Efforts directed at improved employee training and higher consciousness towards food safety likely has been for naught when high numbers of recently trained employees up and leave. The same holds true for local management. The long-term efforts of the Food Safety Advisory Council are now pressured by senior leadership concerns related to slower service. It could be that slower service comes from understaffed and under-compensated employees.

There are obviously many take-away learnings that can be derived from what is occurring at Chipotle but the chapters are still ongoing.

The questions raised are what comes next?

Bob Ferrari

© Copyright 2016. The Ferrari Consulting and Research Group and the Supply Chain Matters® blog. All rights reserved.


Scoring of Supply Chain Matters 2016 Predictions for Industry and Global Supply Chains- Part Four

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While industry supply chain teams continue to work on achieving 2016 year-end strategic, tactical, operational line-of-business business and supply chain focused performance objectives, this is the opportunity for Supply Chain Matters to reflect on our prior 2016 Predictions for Industry and Global Supply Chains that we published just before the start of the year.

Our research arm, The Ferrari Consulting and Research Group has published annual predictions since our founding in 2008.  Our approach is to view predictions as an important resource for our clients and readers, thus we do not view them as a light, one-time exercise. Not only do we research and publish our annualized predictions, but every year in November, we look-back and score our predictions for the year.

As has been our custom, our scoring process is based on a four-point scale.  Four will be the highest score, an indicator that we totally nailed the prediction.  One is the lowest score, an indicator of, what on earth were we thinking? Ratings in the 2-3 range reflect that we probably had the right intent but events turned out different. Admittedly, our self-rating is subjective and readers are welcomed to add their own assessment of our predictions concerning this year.

In our prior Part One posting, we looked backed on our prediction for overall economic climate and business planning and the outlook for sourcing and procurement.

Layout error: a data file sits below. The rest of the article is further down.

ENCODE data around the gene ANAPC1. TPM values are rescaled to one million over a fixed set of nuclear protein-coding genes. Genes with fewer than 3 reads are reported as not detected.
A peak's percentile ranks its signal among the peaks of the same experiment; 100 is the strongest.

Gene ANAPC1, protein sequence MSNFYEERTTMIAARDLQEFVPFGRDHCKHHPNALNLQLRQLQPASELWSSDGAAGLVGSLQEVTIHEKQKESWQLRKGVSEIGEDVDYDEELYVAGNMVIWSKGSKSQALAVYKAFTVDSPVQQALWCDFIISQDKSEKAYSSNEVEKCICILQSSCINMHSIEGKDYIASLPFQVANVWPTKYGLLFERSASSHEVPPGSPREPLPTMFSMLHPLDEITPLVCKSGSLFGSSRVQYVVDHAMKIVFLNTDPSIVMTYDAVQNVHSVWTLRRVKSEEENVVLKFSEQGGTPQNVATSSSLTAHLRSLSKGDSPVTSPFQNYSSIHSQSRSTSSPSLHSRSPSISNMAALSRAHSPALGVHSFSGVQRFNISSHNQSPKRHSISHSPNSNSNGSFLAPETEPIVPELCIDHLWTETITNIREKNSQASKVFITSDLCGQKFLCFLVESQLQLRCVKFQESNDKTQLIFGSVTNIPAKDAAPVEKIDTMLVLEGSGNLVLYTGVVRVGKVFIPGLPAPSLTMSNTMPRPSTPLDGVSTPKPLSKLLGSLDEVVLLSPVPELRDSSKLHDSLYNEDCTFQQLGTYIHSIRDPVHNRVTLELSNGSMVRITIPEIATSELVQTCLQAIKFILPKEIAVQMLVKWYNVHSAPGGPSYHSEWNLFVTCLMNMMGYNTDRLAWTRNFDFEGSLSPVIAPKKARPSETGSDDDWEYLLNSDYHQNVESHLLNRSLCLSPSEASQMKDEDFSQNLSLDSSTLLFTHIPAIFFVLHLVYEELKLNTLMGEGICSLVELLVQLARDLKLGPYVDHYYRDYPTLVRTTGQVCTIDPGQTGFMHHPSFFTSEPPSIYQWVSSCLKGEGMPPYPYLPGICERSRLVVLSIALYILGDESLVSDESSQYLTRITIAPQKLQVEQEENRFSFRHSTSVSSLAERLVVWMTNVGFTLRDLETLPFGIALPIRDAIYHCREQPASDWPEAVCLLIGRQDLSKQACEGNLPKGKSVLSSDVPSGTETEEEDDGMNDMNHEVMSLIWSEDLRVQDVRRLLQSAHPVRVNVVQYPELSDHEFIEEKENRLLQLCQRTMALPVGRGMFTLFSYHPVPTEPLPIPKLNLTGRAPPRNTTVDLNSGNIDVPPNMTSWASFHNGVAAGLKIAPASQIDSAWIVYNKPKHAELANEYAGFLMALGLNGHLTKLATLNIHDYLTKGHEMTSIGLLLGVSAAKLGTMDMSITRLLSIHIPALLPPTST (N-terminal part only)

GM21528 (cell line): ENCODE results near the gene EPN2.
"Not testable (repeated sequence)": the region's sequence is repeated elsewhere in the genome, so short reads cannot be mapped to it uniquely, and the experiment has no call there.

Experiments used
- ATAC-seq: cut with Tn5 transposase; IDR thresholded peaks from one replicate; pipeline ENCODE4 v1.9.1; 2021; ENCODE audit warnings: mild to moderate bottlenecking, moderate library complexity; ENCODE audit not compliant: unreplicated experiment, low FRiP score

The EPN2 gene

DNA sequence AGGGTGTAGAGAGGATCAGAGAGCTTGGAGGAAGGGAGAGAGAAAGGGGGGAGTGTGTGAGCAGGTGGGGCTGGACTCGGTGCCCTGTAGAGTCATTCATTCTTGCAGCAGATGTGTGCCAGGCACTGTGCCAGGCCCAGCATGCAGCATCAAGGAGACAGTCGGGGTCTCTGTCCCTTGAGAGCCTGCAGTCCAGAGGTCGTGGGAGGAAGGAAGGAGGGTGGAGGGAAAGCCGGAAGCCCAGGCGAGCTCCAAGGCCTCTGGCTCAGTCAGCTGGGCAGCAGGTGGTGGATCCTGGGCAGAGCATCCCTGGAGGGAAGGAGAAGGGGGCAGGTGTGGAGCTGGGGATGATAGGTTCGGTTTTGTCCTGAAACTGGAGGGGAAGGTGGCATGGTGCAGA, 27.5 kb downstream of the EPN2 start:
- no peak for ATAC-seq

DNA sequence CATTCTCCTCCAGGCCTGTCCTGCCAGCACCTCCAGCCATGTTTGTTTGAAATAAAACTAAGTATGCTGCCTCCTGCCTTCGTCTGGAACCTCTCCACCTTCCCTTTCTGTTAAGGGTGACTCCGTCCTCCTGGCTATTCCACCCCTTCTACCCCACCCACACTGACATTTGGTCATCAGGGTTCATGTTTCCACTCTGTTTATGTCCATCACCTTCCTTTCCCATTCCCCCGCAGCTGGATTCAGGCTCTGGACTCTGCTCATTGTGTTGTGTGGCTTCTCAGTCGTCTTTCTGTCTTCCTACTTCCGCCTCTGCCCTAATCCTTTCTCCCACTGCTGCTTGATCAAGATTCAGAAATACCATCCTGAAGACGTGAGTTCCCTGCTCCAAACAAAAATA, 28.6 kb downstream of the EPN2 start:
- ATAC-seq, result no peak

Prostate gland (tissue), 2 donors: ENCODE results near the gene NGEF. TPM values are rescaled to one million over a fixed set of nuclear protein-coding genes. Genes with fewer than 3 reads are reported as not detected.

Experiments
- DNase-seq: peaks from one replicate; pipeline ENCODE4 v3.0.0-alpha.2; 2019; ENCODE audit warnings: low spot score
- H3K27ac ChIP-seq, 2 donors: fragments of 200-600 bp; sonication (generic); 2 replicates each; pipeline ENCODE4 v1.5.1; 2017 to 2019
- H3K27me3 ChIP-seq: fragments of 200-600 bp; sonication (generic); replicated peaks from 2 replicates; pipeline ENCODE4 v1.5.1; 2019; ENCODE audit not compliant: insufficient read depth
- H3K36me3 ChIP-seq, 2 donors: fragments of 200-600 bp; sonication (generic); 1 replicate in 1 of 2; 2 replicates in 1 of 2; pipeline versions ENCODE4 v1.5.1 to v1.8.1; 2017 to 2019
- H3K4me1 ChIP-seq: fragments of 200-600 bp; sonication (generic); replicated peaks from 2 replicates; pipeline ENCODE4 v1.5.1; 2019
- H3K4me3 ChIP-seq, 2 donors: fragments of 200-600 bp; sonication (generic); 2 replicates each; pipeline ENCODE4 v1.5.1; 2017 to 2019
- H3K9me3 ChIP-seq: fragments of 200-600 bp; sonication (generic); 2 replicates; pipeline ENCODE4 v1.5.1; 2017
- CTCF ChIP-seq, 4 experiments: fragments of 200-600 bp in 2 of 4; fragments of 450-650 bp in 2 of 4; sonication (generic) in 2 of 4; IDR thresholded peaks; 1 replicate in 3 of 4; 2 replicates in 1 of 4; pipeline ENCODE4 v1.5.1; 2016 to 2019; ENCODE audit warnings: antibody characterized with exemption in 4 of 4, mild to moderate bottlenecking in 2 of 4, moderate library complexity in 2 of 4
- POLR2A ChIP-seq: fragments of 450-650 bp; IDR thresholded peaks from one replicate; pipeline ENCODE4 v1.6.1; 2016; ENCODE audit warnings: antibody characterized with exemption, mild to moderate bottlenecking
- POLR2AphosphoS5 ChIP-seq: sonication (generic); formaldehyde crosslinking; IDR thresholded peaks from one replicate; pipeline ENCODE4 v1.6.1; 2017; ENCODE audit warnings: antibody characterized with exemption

In our Part Two posting, we revisited our prediction for continued turbulence and change surrounding global transportation, along with our prediction related to the widening of supply chain talent and skill gaps.

In our Part Three posting, we revisited and reported on our industry specific supply chain predictions for this year.

 

2016 Prediction Six: Certain Industry S&OP Processes Would Morph to Broader Forms of Integrated Business Planning and Product Management.

Self-Rating: 2.5 (Max Score 4.0)

The term integrated business planning is often depicted as a specific technology vendor term but in reality it is a desire that all functions of a firm be aligned at a single set of financial, business, supply chain operational and tactical business outcomes.

Multiple surveys of multi-industry Sales and Operations Planning (S&OP) processes consistently point to existing frustrations in setting the right key performance indicators, investing more time in collecting data than in analyzing implications of decisions and insuring expected business results.  Some point to the need for the S&OP process to be able to more directly influence top-line revenue growth along with closing the product demand and supply gaps of existing plans.

A lot of these challenges remain driven by lack of integration among various financial, line-of-business and supply chain decision-support systems, not to mention integration to new product planning and portfolio management. All exist as islands of information that were not pre-designed to integrate into a singular decision-support process. The unfortunate reality is that the decision process supporting S&OP remains firmly rooted in spreadsheets linked to various disparate internal and structured applications and unstructured information.